Eleven Things We Learned at North Coast Nosh XI
The North Coast Nosh, which has now hit double digits and is steaming along toward legal drinking age, is more than just a chance to eat and drink and observe the evolving facial hair styles of Twin Cities 20- and 30-somethings. It’s a chance to talk with some of our area’s most passionate food and drink advocates, to learn about what makes them so good at their craft, and, sometimes, what makes them tick as individuals.
Here’s what we learned while we wandered around at Nosh XI at the Soap Factory with our adorable souvenir jam jar / glass on Saturday afternoon:
We should never drink bellinis again.
The bellini, the one-note diva of brunch drinks, has had her time in the sun. It’s time for something a little livelier. The team from Peace Coffee was shaking up their signature Café Milano cocktails: Yeti Cold Press concentrate, Campari, and Grand Marnier. The Campari adds back the bitterness and depth that ultra-smooth cold press lacks, and Grand Marnier has all the sweetness this drink needs. If not for the existence of bloody Marys in this world, this might be our new favorite brunch drink. (Need a recipe? Add 2 oz cold press concentrate, 1 / 2 oz Campari, and 1 / 2 oz Grand Marnier to a shaker. Shake with ice, strain, and serve.)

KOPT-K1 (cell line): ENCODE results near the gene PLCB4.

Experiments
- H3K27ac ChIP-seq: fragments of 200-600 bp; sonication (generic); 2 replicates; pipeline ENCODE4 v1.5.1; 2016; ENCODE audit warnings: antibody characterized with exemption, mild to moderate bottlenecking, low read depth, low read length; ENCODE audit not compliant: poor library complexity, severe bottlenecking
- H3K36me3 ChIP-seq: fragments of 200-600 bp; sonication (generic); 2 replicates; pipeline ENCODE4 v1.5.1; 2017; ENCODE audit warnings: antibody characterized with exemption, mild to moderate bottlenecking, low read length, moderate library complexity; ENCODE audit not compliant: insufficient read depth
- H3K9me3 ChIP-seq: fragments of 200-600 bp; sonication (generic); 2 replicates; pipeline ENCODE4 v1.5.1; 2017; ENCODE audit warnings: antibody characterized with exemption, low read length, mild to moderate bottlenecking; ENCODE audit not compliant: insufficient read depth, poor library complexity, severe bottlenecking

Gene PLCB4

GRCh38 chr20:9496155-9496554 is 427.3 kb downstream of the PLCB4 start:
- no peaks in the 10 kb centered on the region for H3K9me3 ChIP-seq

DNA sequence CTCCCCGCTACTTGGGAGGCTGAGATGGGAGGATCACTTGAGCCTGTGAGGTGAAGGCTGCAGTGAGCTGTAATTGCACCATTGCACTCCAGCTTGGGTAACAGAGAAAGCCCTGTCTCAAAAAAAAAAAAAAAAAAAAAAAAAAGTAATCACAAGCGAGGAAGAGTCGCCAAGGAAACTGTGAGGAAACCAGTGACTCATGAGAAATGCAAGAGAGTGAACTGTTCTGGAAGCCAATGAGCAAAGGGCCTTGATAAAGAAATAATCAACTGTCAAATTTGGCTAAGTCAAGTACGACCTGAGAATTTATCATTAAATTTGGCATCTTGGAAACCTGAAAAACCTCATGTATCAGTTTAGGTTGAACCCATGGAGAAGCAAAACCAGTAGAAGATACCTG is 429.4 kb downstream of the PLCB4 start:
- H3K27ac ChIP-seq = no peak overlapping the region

Judge a brewery by its pilsner.
The way Ben Flattum, of Fulton Beer, explains it, big hoppy and malty flavors can hide a multitude of sins in other styles of beer (not that Fulton brewers would ever need to do that). But a true pilsner needs to be in perfect balance, so it’s the best way to gauge a brewer’s chops. At the Nosh, Flattum poured Fulton’s light, bright, and hard-to-find Ringer American pale ale and debuted their upcoming farmhouse ale, the super-herby Maitrise. Both beers will be easier to find after Fulton opens its new brewery and bottling facility in Northeast Minneapolis in July. (Don’t worry: the downtown taproom isn’t going anywhere.) Remember, all this started in a Minneapolis garage.
Bonus lesson: Pelletized hops looks like rabbit food.
Chocolate nibs must be ground into pieces smaller than the thickness of a human hair.